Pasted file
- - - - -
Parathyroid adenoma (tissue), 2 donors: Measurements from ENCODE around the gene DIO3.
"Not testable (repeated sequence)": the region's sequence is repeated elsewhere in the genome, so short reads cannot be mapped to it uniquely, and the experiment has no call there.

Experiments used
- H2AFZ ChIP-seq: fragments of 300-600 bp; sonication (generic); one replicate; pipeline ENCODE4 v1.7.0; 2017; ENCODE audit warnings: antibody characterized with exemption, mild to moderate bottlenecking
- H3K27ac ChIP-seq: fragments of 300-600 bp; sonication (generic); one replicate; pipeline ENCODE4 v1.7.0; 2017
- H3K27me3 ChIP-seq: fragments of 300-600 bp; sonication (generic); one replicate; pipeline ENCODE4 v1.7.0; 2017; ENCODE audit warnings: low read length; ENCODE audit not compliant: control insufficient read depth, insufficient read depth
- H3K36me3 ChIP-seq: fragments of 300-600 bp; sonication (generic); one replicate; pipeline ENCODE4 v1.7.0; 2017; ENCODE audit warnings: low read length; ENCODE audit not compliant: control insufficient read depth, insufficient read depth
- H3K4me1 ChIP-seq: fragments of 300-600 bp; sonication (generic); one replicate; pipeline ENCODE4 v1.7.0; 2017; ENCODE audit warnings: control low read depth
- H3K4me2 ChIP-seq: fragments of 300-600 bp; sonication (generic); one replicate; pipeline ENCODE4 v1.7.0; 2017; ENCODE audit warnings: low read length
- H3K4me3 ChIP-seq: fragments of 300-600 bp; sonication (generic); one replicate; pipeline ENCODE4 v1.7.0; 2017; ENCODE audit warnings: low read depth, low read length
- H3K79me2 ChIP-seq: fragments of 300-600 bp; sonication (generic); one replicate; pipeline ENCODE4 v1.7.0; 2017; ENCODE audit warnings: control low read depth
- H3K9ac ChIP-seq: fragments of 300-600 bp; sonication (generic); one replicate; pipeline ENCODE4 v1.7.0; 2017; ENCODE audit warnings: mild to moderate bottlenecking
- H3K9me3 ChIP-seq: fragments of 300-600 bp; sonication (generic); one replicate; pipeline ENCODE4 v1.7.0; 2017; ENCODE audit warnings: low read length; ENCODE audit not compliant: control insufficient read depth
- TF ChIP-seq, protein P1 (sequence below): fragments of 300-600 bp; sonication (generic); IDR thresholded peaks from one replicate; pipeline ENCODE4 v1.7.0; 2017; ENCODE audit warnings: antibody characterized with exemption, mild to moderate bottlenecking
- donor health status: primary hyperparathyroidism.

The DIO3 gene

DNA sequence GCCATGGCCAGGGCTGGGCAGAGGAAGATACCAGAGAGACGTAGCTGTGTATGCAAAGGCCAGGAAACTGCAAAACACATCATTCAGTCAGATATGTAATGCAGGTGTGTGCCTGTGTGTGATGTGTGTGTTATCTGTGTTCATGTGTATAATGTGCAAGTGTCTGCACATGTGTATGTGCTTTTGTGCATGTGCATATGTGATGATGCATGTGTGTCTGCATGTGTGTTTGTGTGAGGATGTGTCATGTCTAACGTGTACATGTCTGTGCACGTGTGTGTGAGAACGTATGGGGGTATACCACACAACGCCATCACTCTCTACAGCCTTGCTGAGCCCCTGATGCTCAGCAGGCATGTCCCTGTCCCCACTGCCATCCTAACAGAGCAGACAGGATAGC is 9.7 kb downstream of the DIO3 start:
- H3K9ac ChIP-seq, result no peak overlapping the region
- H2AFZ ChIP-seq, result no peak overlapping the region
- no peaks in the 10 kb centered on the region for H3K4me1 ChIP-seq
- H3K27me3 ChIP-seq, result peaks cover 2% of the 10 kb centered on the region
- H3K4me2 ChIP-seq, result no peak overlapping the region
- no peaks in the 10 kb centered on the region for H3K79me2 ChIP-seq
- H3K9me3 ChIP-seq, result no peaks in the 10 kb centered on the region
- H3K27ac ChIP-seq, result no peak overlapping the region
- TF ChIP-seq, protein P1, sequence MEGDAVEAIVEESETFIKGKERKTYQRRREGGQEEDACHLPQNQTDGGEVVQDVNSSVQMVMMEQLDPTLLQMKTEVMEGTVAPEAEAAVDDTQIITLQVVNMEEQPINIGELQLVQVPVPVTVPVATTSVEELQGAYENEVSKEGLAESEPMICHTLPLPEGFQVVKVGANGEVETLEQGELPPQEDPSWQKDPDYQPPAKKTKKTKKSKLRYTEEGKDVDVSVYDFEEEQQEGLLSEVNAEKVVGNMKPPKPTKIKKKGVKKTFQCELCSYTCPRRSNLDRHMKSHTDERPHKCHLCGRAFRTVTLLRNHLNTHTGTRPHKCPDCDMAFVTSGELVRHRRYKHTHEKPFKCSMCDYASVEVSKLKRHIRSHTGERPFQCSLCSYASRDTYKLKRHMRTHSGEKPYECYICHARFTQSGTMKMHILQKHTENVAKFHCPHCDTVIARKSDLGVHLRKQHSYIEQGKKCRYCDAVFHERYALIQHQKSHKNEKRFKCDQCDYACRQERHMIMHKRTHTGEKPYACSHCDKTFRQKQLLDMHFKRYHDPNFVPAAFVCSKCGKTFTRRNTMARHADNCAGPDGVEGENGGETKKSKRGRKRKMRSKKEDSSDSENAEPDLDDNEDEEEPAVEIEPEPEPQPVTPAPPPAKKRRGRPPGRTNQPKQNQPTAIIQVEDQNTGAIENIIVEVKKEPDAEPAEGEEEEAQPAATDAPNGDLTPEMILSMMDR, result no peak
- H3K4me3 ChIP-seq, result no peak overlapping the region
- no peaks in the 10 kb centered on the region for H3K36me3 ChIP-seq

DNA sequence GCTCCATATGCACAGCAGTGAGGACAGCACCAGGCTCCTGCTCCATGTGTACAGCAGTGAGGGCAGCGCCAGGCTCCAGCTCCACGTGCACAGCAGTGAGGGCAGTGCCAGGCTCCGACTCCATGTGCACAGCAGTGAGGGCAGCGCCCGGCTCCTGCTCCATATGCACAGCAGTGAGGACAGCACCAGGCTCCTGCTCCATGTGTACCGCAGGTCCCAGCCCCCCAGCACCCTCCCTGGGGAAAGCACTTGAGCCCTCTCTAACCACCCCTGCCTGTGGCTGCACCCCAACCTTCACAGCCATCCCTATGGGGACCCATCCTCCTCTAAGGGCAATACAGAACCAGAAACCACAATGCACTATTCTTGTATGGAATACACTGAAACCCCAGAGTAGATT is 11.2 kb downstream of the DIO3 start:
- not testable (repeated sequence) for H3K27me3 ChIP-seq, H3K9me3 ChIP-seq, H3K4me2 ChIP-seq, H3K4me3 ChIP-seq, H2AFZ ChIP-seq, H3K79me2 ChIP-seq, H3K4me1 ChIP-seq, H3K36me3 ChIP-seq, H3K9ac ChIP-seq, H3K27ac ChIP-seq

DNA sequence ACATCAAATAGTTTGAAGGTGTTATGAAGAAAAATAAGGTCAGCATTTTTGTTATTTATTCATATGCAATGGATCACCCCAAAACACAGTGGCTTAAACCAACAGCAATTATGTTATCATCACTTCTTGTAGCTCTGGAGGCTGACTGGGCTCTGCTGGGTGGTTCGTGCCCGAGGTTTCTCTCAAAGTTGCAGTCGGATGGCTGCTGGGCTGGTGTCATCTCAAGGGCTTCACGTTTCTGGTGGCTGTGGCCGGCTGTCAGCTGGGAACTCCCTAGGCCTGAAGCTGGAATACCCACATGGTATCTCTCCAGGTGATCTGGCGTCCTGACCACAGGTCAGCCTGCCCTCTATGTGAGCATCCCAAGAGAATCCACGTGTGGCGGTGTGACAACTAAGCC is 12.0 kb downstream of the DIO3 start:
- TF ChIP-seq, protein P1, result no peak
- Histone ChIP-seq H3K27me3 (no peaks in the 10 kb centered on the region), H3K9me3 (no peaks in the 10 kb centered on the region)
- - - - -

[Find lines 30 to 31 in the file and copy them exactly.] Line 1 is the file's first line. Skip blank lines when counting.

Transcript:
- not testable (repeated sequence) for H3K27me3 ChIP-seq, H3K9me3 ChIP-seq, H3K4me2 ChIP-seq, H3K4me3 ChIP-seq, H2AFZ ChIP-seq, H3K79me2 ChIP-seq, H3K4me1 ChIP-seq, H3K36me3 ChIP-seq, H3K9ac ChIP-seq, H3K27ac ChIP-seq

DNA sequence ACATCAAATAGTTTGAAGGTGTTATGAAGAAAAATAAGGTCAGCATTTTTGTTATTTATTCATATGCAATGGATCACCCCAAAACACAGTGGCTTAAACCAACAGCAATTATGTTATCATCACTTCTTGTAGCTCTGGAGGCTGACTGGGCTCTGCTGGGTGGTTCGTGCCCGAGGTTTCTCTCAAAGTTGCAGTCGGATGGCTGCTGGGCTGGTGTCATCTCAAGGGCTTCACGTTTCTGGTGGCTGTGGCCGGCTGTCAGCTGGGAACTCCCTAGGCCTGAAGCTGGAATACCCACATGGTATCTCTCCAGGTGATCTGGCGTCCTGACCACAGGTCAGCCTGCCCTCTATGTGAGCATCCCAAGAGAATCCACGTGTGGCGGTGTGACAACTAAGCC is 12.0 kb downstream of the DIO3 start: